In early 2013 we were approached by TV production company Mentorn Media, who were seeking a water company to feature in a fly-on-the-wall documentary for BBC2.
Following production of a successful 10-minute pilot film, we agreed to the series filming on the basis that it would focus strongly on our front line employees.
It was a brave move by our company – the ‘warts n’ approach could potentially have exposed us to criticism, and the project required a big investment of time by colleagues across the business.
However, we felt the opportunity to show customers what their bills really pay for, to improve understand of our vast behind-the-scenes operation, and to highlight the passion and talent of our people, was too good to miss.
Taking 14 months overall to produce, filming took place at over 100 locations, with 13 producers and five camera crews. The crews travelled more than 100,000 miles, produced over 700 hours of footage and featured over 1,000 contributors.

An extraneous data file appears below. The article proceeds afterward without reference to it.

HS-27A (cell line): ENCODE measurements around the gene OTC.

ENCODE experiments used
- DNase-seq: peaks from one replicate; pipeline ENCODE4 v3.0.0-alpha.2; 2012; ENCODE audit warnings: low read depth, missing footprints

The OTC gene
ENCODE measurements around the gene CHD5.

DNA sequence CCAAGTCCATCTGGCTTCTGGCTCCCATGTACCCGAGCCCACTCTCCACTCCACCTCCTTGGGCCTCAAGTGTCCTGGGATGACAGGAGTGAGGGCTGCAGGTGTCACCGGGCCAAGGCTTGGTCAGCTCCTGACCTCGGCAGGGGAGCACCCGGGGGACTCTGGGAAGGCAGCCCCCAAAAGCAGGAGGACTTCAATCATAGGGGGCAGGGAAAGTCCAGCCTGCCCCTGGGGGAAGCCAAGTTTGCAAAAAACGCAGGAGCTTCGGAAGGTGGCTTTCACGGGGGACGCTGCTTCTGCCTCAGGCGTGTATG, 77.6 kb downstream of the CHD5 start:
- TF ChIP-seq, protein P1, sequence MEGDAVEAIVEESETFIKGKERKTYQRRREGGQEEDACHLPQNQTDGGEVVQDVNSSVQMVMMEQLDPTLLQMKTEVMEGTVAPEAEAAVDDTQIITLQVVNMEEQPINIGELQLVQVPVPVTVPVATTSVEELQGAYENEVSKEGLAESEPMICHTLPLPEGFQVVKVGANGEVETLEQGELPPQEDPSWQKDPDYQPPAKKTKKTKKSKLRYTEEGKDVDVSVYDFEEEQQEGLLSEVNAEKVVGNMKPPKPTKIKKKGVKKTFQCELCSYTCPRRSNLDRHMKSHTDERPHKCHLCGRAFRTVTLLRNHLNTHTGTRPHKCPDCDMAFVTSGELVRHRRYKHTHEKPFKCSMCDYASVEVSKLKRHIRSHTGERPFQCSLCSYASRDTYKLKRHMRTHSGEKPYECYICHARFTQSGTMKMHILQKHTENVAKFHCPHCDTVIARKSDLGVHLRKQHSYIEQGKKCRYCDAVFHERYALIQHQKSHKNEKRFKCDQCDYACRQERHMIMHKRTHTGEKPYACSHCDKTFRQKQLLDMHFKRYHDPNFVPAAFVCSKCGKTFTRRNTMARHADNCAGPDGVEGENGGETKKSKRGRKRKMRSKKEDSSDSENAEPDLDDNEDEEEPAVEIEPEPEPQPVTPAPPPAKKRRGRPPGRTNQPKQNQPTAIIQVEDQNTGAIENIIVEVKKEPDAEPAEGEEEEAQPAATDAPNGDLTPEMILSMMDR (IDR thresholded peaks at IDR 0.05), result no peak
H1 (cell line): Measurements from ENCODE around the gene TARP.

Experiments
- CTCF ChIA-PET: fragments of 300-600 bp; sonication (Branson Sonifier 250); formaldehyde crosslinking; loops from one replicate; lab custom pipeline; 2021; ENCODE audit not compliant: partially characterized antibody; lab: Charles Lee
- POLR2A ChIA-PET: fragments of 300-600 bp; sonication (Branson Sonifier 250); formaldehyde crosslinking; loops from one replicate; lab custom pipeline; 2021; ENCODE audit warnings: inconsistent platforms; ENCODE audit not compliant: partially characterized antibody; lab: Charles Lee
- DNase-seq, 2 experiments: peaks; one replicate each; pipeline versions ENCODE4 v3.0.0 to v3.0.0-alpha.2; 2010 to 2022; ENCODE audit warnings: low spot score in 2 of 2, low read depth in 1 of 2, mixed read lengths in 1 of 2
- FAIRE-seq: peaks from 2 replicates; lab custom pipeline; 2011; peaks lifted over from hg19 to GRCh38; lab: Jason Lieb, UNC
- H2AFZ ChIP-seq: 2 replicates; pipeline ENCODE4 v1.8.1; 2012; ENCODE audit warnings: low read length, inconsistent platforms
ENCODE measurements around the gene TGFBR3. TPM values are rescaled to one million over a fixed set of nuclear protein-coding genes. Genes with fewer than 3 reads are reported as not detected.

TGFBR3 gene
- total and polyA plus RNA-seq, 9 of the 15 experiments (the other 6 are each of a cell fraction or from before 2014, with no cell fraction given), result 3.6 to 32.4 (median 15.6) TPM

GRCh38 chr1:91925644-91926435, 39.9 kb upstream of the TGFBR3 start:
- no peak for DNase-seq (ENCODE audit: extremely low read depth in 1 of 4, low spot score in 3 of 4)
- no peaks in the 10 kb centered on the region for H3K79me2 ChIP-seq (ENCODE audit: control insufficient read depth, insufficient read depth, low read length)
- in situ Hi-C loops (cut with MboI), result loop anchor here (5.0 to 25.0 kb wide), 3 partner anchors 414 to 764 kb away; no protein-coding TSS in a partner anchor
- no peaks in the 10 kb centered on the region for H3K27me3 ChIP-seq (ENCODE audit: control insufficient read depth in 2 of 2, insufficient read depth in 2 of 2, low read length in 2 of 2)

The show, Watermen: A Dirty Business, was broadcast as six one-hour episodes on BBC2 at 9pm on Tuesday nights during April and May 2013.
We worked to maximise publicity for the show and capitalise on some of the key issues shown on the programme – from flushing the wrong items down the loo to the tragic consequences of swimming in reservoirs.
Our customer focused ethos shone through every episode, with our engineers and call centre teams showing their commitment, good humour and genuine desire to achieve a positive outcome for the local people we serve.
Online activity, especially via Twitter, highlighted the view that United Utilities must be ‘a great place to work’. The programme also grabbed the attention of the water industry, allowing other companies to use the programme as a vehicle for their own messaging.
Though pre-broadcast anticipated viewing figures were 1.1m, the show attracted an average of 2.4m viewers an episode. During its broadcast, the programme was the subject of over 5,000 social media posts and over 150 national and regional press articles – the tone of which were overwhelmingly positive.
If you would like to send us a comment about this report, please email our Head of Sustainability, Chris Matthews